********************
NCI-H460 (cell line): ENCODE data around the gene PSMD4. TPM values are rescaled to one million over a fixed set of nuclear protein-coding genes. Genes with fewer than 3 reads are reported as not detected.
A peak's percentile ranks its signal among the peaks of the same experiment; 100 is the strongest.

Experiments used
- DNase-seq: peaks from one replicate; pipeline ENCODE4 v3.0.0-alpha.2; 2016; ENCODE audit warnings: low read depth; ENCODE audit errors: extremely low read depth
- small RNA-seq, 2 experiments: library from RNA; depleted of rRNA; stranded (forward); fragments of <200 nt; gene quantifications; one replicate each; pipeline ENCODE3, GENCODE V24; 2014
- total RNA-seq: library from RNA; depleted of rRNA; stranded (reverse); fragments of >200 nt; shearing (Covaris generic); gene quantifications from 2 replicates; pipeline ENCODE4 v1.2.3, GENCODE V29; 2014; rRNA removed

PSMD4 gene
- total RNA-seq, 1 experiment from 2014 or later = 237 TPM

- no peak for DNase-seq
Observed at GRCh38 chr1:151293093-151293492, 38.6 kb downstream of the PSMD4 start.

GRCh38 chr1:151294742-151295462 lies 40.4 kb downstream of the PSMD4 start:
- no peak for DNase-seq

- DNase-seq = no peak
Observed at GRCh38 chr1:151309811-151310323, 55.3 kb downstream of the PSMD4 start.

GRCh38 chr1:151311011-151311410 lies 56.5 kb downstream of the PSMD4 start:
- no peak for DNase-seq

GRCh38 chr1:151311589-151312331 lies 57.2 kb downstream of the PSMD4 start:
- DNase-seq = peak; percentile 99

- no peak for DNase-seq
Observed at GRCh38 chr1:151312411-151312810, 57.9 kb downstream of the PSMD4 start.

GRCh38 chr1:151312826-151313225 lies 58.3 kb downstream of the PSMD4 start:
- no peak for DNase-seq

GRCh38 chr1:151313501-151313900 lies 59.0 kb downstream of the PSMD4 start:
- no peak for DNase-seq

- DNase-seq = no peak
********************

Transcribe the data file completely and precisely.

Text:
NCI-H460 (cell line): ENCODE data around the gene PSMD4. TPM values are rescaled to one million over a fixed set of nuclear protein-coding genes. Genes with fewer than 3 reads are reported as not detected.
A peak's percentile ranks its signal among the peaks of the same experiment; 100 is the strongest.

Experiments used
- DNase-seq: peaks from one replicate; pipeline ENCODE4 v3.0.0-alpha.2; 2016; ENCODE audit warnings: low read depth; ENCODE audit errors: extremely low read depth
- small RNA-seq, 2 experiments: library from RNA; depleted of rRNA; stranded (forward); fragments of <200 nt; gene quantifications; one replicate each; pipeline ENCODE3, GENCODE V24; 2014
- total RNA-seq: library from RNA; depleted of rRNA; stranded (reverse); fragments of >200 nt; shearing (Covaris generic); gene quantifications from 2 replicates; pipeline ENCODE4 v1.2.3, GENCODE V29; 2014; rRNA removed

PSMD4 gene
- total RNA-seq, 1 experiment from 2014 or later = 237 TPM

- no peak for DNase-seq
Observed at GRCh38 chr1:151293093-151293492, 38.6 kb downstream of the PSMD4 start.

GRCh38 chr1:151294742-151295462 lies 40.4 kb downstream of the PSMD4 start:
- no peak for DNase-seq

- DNase-seq = no peak
Observed at GRCh38 chr1:151309811-151310323, 55.3 kb downstream of the PSMD4 start.

GRCh38 chr1:151311011-151311410 lies 56.5 kb downstream of the PSMD4 start:
- no peak for DNase-seq

GRCh38 chr1:151311589-151312331 lies 57.2 kb downstream of the PSMD4 start:
- DNase-seq = peak; percentile 99

- no peak for DNase-seq
Observed at GRCh38 chr1:151312411-151312810, 57.9 kb downstream of the PSMD4 start.

GRCh38 chr1:151312826-151313225 lies 58.3 kb downstream of the PSMD4 start:
- no peak for DNase-seq

GRCh38 chr1:151313501-151313900 lies 59.0 kb downstream of the PSMD4 start:
- no peak for DNase-seq

- DNase-seq = no peak